Su quelle creste affilate e guardando dall’alto il ghiacciaio martoriato dal caldo che ne ha allargato gli enormi buchi, invece, avresti sicuramente avuto paura come l’ha avuta Adriano, Michele e Lucio e saresti arrivato alle stesse loro conclusioni istintive, ovvero ti saresti aggrappato con tutte le tue forze al solo istinto di Marco.

In each slip, you would have held your breath as they did.

Ad ogni sua scivolata, avresti trattenuto il respiroesattamente come hanno fatto loro.

And so, you would have enjoyed it all that much more...

E poi, poi avresti assaporato molto altro.

PLAY VIDEO

Récord Courmayeur -Monte Bianco.

Sources Menino F. Un anno in giro per il mondo. 2016 Courmayeur - Monte Bianco record - Marco De Gasperi. by Nereal. | www.boymountaindreams.com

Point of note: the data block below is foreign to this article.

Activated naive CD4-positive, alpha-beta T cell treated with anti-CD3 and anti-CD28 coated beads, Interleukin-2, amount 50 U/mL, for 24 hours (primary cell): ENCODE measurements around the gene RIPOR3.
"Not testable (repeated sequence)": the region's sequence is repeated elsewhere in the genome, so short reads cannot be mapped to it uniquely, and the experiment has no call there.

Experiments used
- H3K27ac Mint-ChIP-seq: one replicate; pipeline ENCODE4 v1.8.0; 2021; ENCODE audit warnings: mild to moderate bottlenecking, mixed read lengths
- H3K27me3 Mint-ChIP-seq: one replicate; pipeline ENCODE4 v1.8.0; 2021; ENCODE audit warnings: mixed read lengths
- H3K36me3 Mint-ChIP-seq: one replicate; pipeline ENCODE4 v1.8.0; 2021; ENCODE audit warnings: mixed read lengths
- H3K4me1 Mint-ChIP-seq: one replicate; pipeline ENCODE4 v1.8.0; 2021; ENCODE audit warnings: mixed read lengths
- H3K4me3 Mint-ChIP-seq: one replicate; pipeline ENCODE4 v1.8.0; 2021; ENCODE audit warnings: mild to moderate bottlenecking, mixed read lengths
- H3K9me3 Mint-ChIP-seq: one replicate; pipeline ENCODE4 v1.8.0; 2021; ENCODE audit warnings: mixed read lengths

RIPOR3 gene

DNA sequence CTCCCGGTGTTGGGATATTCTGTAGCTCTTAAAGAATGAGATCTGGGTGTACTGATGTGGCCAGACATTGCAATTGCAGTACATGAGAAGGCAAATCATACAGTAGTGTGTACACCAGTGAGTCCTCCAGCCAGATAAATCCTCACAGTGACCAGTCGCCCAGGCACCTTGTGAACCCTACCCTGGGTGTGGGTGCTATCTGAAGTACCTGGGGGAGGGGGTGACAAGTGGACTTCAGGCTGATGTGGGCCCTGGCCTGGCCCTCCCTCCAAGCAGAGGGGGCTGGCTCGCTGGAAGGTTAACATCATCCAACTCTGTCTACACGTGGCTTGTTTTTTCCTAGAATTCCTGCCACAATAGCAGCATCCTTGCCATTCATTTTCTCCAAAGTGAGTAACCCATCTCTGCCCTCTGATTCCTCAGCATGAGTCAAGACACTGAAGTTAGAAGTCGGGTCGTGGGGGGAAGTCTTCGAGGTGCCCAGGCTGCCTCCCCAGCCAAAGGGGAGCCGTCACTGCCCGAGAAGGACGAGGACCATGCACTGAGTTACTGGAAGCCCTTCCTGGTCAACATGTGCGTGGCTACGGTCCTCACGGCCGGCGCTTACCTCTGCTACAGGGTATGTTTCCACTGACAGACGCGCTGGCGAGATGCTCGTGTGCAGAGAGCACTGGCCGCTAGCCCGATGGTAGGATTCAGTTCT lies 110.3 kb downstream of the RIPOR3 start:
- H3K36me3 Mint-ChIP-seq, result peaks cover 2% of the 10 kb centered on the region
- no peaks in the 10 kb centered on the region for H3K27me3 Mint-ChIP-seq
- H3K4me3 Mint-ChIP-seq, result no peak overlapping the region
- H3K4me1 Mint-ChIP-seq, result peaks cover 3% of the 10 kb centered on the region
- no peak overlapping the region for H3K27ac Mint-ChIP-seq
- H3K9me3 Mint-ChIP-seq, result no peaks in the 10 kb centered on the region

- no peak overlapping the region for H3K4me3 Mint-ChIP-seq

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“Ever since I was a young boy, I’ve never stopped dreaming. I still do it today, and even more so whenever the mountains catch my eye. These dreams have always been the driving force of my life, whether I have already experienced them or they still lie dormant. To be honest, these unfinished dreams tend to reflect the regrets I have in my life. Today I feel compelled to live out those dreams. I have decided to start with the very first of them all. The one of a child who did not dream about anything else than running in the mountains”.